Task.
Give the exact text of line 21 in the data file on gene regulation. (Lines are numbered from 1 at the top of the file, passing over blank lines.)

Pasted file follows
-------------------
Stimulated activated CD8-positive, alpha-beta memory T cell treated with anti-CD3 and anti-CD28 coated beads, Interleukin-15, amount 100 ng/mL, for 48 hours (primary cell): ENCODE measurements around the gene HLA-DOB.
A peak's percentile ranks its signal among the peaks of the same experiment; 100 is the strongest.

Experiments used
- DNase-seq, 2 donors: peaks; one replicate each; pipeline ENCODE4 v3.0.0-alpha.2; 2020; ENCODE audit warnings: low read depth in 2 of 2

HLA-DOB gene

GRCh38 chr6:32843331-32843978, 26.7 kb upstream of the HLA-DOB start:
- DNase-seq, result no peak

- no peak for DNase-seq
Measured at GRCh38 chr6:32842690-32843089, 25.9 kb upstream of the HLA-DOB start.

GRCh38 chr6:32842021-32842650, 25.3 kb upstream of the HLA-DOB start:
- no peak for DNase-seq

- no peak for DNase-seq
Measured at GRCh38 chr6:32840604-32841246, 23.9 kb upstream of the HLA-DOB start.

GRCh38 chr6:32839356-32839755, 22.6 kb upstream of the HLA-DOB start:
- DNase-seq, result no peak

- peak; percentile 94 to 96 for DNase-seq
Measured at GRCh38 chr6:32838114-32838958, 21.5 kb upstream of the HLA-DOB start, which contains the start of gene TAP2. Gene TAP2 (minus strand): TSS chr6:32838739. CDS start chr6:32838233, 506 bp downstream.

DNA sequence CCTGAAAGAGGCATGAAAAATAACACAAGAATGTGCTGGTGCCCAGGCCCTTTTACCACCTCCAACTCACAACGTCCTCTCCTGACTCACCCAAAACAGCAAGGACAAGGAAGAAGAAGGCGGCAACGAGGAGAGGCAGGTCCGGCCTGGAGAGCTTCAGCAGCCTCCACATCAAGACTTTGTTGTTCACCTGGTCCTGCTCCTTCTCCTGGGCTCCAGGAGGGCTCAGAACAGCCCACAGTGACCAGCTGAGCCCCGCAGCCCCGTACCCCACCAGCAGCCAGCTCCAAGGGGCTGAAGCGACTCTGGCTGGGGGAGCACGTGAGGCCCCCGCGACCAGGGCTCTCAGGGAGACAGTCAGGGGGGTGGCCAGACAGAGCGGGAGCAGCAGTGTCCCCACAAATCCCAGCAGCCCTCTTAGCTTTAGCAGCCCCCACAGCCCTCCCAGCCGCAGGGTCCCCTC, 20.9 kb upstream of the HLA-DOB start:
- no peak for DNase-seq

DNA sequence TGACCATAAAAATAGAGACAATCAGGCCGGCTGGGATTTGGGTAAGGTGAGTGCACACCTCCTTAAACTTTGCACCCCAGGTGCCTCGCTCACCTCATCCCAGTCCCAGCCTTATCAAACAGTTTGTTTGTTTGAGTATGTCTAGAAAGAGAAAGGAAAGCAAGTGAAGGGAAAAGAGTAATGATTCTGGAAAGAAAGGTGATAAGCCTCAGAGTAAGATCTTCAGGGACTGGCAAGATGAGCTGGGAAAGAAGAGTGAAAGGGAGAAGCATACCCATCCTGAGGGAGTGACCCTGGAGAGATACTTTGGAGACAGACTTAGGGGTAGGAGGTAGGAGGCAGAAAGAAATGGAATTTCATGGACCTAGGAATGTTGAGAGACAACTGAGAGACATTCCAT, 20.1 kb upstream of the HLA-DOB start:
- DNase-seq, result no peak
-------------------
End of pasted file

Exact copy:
- DNase-seq, result no peak